Profile Publications No. 15 The Heinkel He 111H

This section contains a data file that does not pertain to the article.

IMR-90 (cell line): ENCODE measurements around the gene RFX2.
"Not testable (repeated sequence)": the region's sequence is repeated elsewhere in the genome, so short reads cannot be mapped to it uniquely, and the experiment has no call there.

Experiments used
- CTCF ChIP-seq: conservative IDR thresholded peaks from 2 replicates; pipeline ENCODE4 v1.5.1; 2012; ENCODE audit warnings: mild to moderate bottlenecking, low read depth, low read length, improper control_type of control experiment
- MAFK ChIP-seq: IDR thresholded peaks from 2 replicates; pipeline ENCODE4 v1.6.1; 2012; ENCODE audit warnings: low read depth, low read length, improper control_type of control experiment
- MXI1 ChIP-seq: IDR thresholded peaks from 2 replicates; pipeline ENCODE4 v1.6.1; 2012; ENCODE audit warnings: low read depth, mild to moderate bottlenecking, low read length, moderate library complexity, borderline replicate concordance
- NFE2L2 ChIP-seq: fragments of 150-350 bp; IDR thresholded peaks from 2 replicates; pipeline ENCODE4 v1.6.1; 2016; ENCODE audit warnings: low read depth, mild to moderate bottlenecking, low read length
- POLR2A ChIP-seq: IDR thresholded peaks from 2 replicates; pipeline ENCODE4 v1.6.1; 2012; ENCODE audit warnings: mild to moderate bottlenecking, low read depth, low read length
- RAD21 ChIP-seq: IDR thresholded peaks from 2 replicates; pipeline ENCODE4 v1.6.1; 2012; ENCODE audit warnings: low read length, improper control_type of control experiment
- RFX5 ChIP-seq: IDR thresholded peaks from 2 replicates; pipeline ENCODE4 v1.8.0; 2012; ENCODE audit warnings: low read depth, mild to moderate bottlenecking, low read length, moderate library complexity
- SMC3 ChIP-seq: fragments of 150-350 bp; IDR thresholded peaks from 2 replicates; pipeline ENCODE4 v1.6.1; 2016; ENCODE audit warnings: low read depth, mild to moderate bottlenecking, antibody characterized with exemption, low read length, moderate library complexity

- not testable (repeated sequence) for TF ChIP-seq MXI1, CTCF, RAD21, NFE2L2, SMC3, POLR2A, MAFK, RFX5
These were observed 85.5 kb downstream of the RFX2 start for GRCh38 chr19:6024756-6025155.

The He II1V-8, D -AQ U O ,which was the test-bed for the “glass-house” nose section. MG 15 machine guns) was totally inadequate. The H-2 was fitted with two further 7-9 mm. weapons mounted in the fuselage side windows for beam pro­tection, and the He 111H-3, powered by Jumo 211 D-l engines of 1,200 h.p., sometimes appeared with the nose-cone MG 15 replaced by a 20 mm. MG FF cannon. OPERATIONAL SHORTCOMINGS In spite of these modifications, and hard-won experi­ence of combat with modern fighter aircraft, the Heinkel-equipped units which took part in the Luftwaffe's daylight offensive against the British Isles in the summer of 1940 were severely mauled. Contrary to the belief of some German schools of thought, the He 1 1 l’s speed was no guarantee of safety from the attentions of R.A.F. Spitfires and Hurricanes. Losses in the Kampfgeschwader involved in this phase of operations (which included KG 53 “Legion Condor” and KG 55“ Griefen Geschwader”) were heavy, and a feature of this offensive was the high proportion of German bombers which returned to their French bases with dead or severely wounded aircrew. Of the five main crew positions in the He 111H, the ventral gon­dola was probably the most unpopular an obvious initial target for interceptors, it earned the nick-name (Photo: Imperial War Museum) “das Sterbebett”—the Deathbed—in at least one Gruppe. German fighter protection for the bomber units during the Battle of Britain was of limited value, especially in the close support context. It was not unknown for a single under-strength Gruppe of Bf 109Es to be provided as escort for two bomber and one Stuka Geschwader. One disastrous raid was carried out by 1 1 I/KG 27“ Boelke” without any fighter cover, and the limited range of the Bf 109 cannot beheld responsible in this instance. Following the announcement that R.A.F. Fighter Command had for all practical purposes ceased to exist, the Gruppe was sent on a mission over several English south coast towns. Only 14 Heinkels returned,allseverely damaged. When the night assault on English cities began, He 111 crews were granted a brief respite from losses of this order. However, by the early months of 1941 R.A.F. night-fighter defences had been strengthened to provide avery real threat to raiders and the morale of Luftwaffe bomber crews suffered accordingly. Wireless interference sent many bombers astray, especially on flights to Midland targets when their route crossed the Bristol Channel. This estuary was a constant source of confusion to Luftwaffe pilots and navigators. The H einkel He lllH -O.
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